The Chinese emphasis on economic prowess comes with little concern about its impact on other nations. There have been a long-running disagreements with the United States over the Chinese cavalier treatment of intellectual property rights. The United States also accuses the Chinese government of keeping their exchange rate artificially low, skewing the balance of payments heavily in China's favor. China rejects these complaints as a kind of trade protectionism and makes clear that it has no plan to do anything differently. But the misappropriation of intellectual property and the undervalued yuan weigh heavily not only on the United States, but on almost all of China's trading partners, a textbook example of the beggar-thy-neighbor competitive devaluation forbidden by the International Monetary Funds charter. With its overarching need for economic success, the leadership consistently follows policies providing maximum short-term benefit to China. Yet by stressing "peaceful development" while demonstrating impressive economic growth with its managed economy, China provides an alternative model to the US free market system; its diplomacy is rivaling the United States not only in Southeast Asia, but also in Africa and even Latin America.
The leadership is also well aware that China faces daunting longer term economic challenges, so is doing its best to stave off any reckoning. China's environmental problems are legion and weigh heavily on the health of its population. The population itself faces a severe demographic challenge; China's strongly enforced one child policy and cultural preferences for male heirs have resulted in a population short in both working age people and women. Water is already a scarce but vital resource in some areas of the nation, and there is a huge economic gap between the countryside and the burgeoning cities. China has also moved away from market reforms. Major economic decisions are increasingly centralized and favor the growth of large industrial areas, but decentralized implementation and poor accountability make enforcement of specific regulations difficult and facilitate local corruption. At the moment, this state capitalist approach has been successful, but it is essentially the same policy which eventually collapsed the Soviet economy as artificial prices, widespread corruption, poor accountability, and misplaced investment undermined economic performance. In fact, significant elements of the centralized bureaucracy were initially modeled after the Soviet system.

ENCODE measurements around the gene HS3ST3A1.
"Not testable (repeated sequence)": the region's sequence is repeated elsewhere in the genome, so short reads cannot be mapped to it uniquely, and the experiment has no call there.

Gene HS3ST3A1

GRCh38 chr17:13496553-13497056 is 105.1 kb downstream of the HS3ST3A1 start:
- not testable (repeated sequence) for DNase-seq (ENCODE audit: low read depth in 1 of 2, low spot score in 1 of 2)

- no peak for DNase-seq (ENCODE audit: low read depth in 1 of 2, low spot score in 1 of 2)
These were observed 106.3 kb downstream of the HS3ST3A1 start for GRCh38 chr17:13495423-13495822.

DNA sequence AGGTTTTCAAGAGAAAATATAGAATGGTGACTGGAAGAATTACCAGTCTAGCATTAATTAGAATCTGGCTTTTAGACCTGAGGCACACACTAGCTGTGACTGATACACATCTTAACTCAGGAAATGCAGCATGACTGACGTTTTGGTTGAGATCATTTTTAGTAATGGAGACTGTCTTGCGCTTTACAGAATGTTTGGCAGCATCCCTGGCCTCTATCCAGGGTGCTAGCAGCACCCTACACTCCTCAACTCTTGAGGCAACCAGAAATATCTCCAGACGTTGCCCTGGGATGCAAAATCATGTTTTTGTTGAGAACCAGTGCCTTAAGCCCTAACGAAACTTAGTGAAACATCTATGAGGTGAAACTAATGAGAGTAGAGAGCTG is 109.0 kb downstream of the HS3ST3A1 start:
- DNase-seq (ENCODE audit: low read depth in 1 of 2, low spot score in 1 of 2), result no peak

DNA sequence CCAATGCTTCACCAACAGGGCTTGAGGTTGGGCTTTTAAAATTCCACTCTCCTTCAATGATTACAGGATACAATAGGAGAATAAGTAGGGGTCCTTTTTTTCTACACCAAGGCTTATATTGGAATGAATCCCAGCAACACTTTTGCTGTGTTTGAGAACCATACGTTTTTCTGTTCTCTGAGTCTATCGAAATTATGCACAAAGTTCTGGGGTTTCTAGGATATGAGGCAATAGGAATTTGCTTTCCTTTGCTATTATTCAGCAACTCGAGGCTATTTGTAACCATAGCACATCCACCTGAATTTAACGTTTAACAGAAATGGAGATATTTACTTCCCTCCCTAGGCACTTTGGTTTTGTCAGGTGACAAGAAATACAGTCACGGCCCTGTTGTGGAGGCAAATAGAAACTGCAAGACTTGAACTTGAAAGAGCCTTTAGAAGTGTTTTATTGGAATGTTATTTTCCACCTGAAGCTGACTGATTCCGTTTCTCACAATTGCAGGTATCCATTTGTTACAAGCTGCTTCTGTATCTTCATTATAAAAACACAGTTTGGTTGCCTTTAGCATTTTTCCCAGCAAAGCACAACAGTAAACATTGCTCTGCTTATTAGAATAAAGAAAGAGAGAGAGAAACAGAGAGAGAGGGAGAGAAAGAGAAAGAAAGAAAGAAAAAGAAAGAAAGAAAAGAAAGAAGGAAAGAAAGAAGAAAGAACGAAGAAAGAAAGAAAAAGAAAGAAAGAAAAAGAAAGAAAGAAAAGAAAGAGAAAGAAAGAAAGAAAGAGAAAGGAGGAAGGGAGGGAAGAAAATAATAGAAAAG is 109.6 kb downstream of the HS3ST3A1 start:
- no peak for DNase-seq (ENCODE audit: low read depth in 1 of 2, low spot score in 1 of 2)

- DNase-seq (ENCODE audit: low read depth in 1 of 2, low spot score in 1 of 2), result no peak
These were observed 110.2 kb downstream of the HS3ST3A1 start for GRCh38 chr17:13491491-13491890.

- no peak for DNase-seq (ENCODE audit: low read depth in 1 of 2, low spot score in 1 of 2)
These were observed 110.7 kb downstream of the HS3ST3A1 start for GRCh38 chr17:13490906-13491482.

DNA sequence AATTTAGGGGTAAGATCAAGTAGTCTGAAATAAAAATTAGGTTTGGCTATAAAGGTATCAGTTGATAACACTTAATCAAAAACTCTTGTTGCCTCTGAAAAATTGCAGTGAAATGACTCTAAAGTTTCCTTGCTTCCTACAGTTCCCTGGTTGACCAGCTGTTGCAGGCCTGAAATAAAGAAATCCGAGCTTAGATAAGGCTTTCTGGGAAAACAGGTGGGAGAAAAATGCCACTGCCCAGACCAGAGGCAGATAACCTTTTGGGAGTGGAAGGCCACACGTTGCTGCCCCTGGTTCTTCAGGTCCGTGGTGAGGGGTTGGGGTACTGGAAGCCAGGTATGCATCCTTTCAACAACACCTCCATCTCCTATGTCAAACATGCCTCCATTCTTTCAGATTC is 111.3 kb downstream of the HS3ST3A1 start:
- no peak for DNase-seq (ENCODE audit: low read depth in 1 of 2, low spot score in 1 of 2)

This poses a significant danger and an opportunity to the United States. Any major reduction in economic legitimacy would leave the Chinese leadership an obvious option of turning to a more virulent nationalism. This would inherently entail a confrontational policy towards its rivals; the United States would have to be increasingly painted as an overtly hostile power. In extremis a new arms race could easily transpire. The United States is very protective of its position of global dominance which is now clashing with China's natural interest in a strong military presence in its own area of the world. Systematic Chinese improvements of capabilities for naval interdiction, communications disruption, and cyber intrusion certainly challenge US military capabilities in the Western Pacific. But responding with major military efforts would validate the fears of Chinese hard liners and almost certainly provoke Chinese responses in kind. Hard liners in both countries could drive a vicious circle of deteriorating antagonism. It would be a new Cold War, not focused on global domination, but economic ascendancy and would be ruinous for both the Chinese and US economies. Most importantly, it would preclude any systematic effort to address global economic challenges or avoid widespread turmoil.
Alternatively, economic problems could pressure the Chinese leadershipto modernize its control and address internal challenges and the United States can help facilitate this. It is definitely in the US interest to promote continuing Chinese political evolution towards more participative government and to avoid the dangers of political turmoil and upheaval. So the United States has a large stake in the stability and success of the current Chinese leadership. Uproar within China would probably result in some kind of military government, even less able to manage the economy and more inclined to be confrontational. Not only is there no alternative leadership in view, but the present leadership has done a credible job of leading Chinese development while carefully avoiding any direct challenges to US global primacy. But the relationship is an uneasy one. The more one side hedges its bets by building up military assets, the more likely that confrontation will become a self-fulfilling prediction.